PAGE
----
I was told that the maintenance contractor was directed by facilities or management to shape many of the plants at this and their other hospitals around town. That’s regardless of the maintenance plan included on that work. Until that, I only suspected that.

Such unneeded work that could be reallocated elsewhere, such as proper pruning to train the above container trees. That’s based on horticultural need: less work, more benefits.


Dasylirion wheeleri don’t deserve to be turned into shaving brushes, anymore than the owner’s investment deserves to be ruined.

After all, I designed this, and I give plants ample room to mature.

The seat walls we designed provide a resting place, to only grow in value as trees fill in. Originally, more lower plants, including grasses and seasonal wildflowers softened and grounded the walls.


A leaning acacia <<< has some character.


The front of the MOB (medical office building) mostly looks good, even with a number of Agave and Damianita fatalities.

I’m always glad to find some of the original vision and client’s investment in tact, like here.

Have you ever designed landscapes or gardens on a plan, then helped implement them? Any designs for a larger, commercial scale, as part of a project team? Do you wonder about all the elements that go into a garden design, or believe it to be easy? Do you ever return to watch a design mature, year after year?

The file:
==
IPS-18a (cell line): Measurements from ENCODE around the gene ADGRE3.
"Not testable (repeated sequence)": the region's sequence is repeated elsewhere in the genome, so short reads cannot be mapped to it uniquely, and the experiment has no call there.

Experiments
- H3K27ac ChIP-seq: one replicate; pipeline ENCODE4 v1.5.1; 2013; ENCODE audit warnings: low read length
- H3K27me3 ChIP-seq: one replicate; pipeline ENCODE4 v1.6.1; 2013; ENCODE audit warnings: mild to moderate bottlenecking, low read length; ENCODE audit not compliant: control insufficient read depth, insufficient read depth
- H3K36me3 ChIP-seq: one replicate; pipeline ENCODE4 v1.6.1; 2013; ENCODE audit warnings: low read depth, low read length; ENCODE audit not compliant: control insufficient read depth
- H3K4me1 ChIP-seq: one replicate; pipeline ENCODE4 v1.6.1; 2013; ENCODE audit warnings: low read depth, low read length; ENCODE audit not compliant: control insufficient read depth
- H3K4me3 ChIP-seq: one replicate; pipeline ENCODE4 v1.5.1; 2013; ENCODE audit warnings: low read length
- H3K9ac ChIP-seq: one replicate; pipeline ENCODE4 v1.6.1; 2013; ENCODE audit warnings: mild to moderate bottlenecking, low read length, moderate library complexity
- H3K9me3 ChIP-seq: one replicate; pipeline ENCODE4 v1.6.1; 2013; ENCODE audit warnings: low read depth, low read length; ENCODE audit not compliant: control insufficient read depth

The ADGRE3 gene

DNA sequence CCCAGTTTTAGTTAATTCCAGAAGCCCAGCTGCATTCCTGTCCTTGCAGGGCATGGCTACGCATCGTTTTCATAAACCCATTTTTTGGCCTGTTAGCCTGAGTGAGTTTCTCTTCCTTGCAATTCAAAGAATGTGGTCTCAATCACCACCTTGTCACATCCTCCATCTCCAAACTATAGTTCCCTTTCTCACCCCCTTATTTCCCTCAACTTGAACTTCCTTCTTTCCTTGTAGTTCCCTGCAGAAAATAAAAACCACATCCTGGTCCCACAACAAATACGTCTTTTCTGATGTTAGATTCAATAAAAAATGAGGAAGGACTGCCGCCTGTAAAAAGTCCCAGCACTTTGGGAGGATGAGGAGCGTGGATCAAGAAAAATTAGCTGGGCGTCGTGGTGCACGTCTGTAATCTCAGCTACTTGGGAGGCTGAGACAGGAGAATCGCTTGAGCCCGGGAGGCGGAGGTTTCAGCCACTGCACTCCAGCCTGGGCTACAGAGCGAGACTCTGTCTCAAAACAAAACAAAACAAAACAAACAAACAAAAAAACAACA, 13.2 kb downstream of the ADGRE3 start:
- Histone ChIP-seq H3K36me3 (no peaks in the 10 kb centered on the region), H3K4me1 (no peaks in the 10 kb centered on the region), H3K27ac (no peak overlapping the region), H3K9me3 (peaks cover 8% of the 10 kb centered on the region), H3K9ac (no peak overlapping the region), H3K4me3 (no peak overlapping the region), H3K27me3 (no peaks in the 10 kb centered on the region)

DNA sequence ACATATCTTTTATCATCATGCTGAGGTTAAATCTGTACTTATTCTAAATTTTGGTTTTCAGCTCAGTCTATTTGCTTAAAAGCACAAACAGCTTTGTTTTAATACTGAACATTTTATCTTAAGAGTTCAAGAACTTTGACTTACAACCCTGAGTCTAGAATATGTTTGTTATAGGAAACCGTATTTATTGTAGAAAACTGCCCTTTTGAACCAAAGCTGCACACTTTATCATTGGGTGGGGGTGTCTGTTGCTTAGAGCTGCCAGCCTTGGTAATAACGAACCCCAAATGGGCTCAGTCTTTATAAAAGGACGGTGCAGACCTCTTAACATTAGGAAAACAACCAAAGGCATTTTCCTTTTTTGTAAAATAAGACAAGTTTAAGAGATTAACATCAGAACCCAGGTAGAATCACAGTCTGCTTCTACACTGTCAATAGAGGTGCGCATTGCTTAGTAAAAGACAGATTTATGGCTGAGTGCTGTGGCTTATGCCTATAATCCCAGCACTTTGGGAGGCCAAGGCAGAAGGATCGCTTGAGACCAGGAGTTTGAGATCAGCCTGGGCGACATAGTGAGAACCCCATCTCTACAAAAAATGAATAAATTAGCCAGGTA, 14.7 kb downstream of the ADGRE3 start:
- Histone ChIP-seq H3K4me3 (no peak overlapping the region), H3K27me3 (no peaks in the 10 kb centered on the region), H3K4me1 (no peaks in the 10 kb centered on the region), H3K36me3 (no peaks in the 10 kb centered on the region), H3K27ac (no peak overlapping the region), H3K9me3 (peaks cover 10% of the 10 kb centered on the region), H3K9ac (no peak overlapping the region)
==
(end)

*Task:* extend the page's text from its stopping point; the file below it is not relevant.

Most haven’t done the above. I encourage you to do the latter two items, and get insights to other landscapes you see daily.


Reveg to Dentist: Cool to Warm Season

After a consultation at the oral surgery center in El Paso, why not visit some of my past projects? And so I did.

And there’s no better time than the end of winter or earliest spring.

This is the revegetation part of landscape architectural work done for Lundy Elementary School, in northwest El Paso TX – photos taken on 3/9/2022:

This school site was once bisected by a deep, canyon-like arroyo. The undisturbed slope, arroyo channel, and wild plants are on the right (south); the disturbed slope revegetation with now-establishing native plants is on the left.

Revegetation work used a mix of species once growing on this site. A number of plants were salvaged prior to mass grading and construction, plus additional seeding with native grasses and wildflowers.